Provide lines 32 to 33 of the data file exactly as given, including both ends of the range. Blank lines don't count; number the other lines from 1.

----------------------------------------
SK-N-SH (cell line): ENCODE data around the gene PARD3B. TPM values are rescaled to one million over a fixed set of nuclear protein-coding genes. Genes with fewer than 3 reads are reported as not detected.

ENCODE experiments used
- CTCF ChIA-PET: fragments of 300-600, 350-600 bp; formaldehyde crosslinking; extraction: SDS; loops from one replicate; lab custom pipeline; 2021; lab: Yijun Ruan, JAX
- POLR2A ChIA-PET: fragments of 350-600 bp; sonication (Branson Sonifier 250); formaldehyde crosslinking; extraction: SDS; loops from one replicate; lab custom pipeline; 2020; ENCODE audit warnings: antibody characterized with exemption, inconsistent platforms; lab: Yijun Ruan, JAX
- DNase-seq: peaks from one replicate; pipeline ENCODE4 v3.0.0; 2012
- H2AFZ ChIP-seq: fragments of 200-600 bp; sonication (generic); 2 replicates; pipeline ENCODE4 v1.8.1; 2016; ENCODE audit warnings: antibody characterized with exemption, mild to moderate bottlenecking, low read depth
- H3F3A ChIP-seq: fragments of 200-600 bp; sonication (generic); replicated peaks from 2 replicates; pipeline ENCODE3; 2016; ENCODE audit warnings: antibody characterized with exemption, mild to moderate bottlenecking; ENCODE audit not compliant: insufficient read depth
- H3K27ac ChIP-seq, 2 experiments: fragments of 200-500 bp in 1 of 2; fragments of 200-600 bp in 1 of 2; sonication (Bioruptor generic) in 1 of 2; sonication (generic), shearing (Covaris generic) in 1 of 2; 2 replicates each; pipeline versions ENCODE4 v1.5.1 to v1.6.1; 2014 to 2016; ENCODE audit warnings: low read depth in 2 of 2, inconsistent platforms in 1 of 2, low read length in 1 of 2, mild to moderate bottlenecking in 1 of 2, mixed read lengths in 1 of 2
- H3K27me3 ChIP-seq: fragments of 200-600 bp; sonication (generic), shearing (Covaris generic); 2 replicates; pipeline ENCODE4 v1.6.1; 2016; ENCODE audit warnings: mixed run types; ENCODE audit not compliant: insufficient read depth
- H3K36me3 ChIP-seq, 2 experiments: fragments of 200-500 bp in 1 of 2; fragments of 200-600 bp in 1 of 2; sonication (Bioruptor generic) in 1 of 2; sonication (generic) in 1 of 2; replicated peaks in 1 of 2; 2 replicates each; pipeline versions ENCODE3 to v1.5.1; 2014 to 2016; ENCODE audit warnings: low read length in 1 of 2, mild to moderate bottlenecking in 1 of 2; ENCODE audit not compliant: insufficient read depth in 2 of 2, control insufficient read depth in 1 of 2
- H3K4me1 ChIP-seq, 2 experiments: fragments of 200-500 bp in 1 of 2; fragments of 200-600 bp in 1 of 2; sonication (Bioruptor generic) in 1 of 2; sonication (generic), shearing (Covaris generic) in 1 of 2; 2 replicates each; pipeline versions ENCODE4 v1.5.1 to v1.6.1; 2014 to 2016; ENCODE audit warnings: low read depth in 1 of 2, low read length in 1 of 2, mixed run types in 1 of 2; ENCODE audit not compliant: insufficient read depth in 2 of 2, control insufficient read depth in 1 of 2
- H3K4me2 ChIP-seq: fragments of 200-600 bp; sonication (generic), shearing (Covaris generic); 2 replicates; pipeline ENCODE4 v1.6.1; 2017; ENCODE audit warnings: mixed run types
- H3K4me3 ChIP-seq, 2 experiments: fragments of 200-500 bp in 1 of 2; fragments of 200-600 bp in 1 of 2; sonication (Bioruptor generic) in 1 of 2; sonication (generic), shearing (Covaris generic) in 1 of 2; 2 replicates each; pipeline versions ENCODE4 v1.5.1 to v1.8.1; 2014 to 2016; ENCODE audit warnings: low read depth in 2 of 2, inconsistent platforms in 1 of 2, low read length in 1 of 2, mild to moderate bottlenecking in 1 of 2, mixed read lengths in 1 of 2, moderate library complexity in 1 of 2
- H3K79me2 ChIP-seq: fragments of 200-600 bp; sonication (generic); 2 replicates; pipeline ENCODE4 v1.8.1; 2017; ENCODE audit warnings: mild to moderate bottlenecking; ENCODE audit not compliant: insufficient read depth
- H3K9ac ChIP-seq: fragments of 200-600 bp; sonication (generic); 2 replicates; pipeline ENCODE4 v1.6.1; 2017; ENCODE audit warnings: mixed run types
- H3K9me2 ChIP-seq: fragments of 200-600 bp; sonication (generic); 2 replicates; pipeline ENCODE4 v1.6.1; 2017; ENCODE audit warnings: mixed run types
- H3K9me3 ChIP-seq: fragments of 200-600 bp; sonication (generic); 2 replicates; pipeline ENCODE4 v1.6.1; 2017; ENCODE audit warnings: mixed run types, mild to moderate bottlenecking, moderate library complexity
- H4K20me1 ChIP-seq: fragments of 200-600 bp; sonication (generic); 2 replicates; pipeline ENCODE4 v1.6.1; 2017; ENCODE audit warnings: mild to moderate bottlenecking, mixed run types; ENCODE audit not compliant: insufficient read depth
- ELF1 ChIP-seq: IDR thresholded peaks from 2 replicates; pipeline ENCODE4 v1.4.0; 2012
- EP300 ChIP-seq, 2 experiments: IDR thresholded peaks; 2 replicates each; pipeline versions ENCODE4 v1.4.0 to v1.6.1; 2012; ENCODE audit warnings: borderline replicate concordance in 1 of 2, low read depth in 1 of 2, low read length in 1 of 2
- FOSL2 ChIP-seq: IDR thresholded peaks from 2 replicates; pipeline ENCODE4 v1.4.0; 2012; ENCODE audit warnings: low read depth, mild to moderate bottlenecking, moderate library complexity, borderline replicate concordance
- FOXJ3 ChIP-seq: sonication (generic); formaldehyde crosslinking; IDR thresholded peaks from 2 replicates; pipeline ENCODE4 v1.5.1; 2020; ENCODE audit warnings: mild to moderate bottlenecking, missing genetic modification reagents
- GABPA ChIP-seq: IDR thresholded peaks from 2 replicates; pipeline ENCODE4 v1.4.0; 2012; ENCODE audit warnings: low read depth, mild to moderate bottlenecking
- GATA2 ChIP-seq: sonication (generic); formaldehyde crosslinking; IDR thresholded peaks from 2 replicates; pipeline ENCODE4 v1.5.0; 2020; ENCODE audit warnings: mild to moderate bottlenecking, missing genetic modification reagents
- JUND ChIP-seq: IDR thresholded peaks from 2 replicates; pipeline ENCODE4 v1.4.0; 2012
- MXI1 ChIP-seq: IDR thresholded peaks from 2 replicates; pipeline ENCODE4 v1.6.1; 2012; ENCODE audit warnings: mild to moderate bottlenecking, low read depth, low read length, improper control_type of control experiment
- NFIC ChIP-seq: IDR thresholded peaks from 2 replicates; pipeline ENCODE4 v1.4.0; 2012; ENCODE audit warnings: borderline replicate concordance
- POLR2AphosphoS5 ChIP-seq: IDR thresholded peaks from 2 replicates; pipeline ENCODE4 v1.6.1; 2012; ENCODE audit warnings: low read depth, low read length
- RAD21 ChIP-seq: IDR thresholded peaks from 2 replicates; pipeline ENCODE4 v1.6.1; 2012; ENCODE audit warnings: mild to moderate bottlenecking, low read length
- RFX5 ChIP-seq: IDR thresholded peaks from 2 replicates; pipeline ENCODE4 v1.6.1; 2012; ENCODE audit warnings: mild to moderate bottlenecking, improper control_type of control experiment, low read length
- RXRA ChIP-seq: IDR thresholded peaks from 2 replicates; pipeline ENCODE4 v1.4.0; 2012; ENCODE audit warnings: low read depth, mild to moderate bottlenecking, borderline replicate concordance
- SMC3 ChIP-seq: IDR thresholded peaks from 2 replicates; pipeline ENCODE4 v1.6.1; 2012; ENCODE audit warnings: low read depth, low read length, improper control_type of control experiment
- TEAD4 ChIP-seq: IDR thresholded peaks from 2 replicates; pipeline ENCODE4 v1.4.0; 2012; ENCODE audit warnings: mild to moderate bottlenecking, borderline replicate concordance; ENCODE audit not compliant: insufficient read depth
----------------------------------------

- SMC3 ChIP-seq: IDR thresholded peaks from 2 replicates; pipeline ENCODE4 v1.6.1; 2012; ENCODE audit warnings: low read depth, low read length, improper control_type of control experiment
- TEAD4 ChIP-seq: IDR thresholded peaks from 2 replicates; pipeline ENCODE4 v1.4.0; 2012; ENCODE audit warnings: mild to moderate bottlenecking, borderline replicate concordance; ENCODE audit not compliant: insufficient read depth